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FlutherFriend's avatar

What do I do about "squatters in my house?

Asked by FlutherFriend (16points) February 25th, 2011

I co-signed for 2 people and they moved out. They turned in their keys and I turned in mine. One of the 2 people let these other people move in right before they left and now the landlord wants me to get these “squatters” out, but says he does not want me to put myself in harms way to do it. I consulted with an attorney yesterday and he said he did not know how to advise me and gave me the phone number to another attorney. I called that attorney and she told me that she does not give advise over the phone. So I still need some advise!

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10 Answers

YoBob's avatar

Removing the squatters is simply not your job.

You have turned in your keys. Tell the landlord to do his own dirty work.

Perhaps this is a job for local law enforcement?

sarahjane90's avatar

If you turned in your keys before the squatters moved in, I cannot see how legally this is your problem. You paid your rent and handed in the keys to the landlord – you have upheld your end of the contract in my opinion.

john65pennington's avatar

The other two above answers are correct. This problem is now the problem of the landlord. Has he ever heard of trespassing? Ask him.

Seelix's avatar

Another vote for “it’s not your problem”. If the other tenants for whom you co-signed had caused problems while you were all still living there, then the landlord may have had a right to go to you. But you have, as the others have said, fulfilled your part of the contract, so I think the landlord is just looking for the easy way out.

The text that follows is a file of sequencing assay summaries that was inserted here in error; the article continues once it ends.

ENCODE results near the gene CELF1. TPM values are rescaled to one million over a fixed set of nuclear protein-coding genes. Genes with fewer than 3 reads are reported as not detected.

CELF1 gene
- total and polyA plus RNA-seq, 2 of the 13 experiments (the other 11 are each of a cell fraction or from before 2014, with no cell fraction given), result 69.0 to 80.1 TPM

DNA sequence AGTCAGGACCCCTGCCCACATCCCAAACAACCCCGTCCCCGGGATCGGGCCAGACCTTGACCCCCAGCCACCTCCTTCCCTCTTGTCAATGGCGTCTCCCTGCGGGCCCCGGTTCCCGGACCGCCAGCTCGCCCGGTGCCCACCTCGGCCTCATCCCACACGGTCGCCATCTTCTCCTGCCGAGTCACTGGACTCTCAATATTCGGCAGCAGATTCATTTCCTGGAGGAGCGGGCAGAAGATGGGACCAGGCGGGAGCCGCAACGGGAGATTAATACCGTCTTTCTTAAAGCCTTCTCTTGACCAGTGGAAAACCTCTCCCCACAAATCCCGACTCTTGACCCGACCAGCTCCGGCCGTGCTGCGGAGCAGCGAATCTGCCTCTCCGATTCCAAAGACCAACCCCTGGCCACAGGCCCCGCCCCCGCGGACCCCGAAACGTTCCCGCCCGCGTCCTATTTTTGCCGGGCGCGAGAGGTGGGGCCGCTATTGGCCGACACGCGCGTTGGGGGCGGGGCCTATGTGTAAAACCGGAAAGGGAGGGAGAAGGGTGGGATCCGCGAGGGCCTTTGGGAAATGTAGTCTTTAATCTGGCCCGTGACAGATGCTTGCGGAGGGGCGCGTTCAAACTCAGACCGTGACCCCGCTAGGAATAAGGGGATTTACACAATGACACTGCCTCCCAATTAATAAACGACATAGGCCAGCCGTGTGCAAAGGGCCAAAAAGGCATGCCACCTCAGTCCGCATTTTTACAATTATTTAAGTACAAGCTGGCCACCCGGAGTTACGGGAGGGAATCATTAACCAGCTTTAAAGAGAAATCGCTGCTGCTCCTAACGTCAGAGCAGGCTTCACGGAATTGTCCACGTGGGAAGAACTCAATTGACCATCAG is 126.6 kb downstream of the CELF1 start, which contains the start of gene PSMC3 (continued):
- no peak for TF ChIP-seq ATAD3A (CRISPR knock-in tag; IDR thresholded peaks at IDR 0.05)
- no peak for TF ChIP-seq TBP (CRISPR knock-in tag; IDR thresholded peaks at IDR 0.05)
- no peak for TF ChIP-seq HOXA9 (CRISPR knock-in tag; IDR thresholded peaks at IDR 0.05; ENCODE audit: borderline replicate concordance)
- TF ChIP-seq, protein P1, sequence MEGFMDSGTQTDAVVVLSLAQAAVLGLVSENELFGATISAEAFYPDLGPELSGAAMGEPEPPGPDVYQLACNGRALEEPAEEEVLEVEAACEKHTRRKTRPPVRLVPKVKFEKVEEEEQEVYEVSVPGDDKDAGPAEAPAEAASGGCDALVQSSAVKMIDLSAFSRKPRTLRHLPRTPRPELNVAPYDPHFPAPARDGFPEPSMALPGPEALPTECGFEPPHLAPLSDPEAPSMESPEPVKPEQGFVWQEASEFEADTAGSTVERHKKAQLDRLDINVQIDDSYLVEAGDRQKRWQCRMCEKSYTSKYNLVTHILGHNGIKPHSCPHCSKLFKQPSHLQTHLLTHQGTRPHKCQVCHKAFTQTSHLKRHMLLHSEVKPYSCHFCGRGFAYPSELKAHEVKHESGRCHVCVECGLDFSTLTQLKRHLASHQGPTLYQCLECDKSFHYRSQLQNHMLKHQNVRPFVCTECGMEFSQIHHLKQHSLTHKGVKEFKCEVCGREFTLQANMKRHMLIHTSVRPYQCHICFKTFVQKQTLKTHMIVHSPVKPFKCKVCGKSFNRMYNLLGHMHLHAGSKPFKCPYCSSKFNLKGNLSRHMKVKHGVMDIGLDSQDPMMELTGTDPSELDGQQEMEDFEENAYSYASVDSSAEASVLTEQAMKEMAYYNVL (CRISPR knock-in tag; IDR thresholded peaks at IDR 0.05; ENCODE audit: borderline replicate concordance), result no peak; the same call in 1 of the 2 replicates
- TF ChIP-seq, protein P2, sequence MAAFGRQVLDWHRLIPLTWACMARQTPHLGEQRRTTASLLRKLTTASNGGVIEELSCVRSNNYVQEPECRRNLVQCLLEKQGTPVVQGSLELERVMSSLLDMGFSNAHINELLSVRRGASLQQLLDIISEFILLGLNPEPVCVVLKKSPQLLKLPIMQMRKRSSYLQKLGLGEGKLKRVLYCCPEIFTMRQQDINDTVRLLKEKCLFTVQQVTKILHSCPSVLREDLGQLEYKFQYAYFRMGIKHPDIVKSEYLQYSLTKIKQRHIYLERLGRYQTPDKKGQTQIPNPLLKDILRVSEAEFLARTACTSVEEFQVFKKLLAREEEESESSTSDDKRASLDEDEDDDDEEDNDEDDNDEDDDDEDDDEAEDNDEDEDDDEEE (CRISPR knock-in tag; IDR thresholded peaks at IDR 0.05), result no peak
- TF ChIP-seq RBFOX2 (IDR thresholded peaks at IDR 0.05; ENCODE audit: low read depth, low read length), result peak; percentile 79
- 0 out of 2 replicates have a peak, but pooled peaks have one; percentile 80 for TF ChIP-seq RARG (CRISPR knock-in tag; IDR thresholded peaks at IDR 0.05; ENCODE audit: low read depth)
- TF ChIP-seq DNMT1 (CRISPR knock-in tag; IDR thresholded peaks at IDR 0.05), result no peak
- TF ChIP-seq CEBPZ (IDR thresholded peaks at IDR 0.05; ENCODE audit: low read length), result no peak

robmandu's avatar

As co-signer, you might be financially responsible for damages caused by the actions of your “friend” who allowed the squatters in. All of you are responsible to turn over the property in good condition at the end of your lease… and allowing other people to sub-let, or simply squat, is cause for breach of contract. [Disclaimer: I’m not a lawyer.]

That said, the squatters are illegally residing on a property without contract. The landlord should go through the process of evicting them immediately. He can call the police to have them remove the trespassers. I don’t know the language used in your lease contract, but if you’re still on the hook financially, it might be in your best interest to work with the landlord to resolve this as quickly as possible.

As a landlord myself, this kind of thing is exactly why I retain a property management company to handle the operation of my rental property. You never know how people will behave.

It’s also why I won’t co-sign for people. If the people who are professionals at rating credit/trust-worthiness won’t work with them, why would I, an amateur, elect to do so?

SuppRatings's avatar

First off, it is not your job in the slightest. Second of all, if you are paying rent, they are trespassing against you and you can call the cop.s

boomdiada's avatar

Don’t look back is what I say. That is the owner’s job.

Neizvestnaya's avatar

Call a tenant advocacy since your landlord isn’t being helpful and might try to stick you with responsibility for damages or cleanup.

FlutherFriend's avatar

Thanks Neizvestnaya. I called the police today and they said that if I decided to approach the people in the house they would be there to “keep the peace”. Might do that on Sunday but Monday morning I can see if there is a phone number in the area for a tennant advocacy.

FlutherFriend's avatar

robmandu, I talked to my realestate friend this evening and since I have had my California Real Estate Lic. and I also have property I rent out I realize that I have some responsibility regarding the condition of the property when all this is said and done. I am glad I took pics right before the two people I co-signed for moved in but I am concerned as to what it will look like after these people move out. Thanks for your comments and they were well taken and understood.

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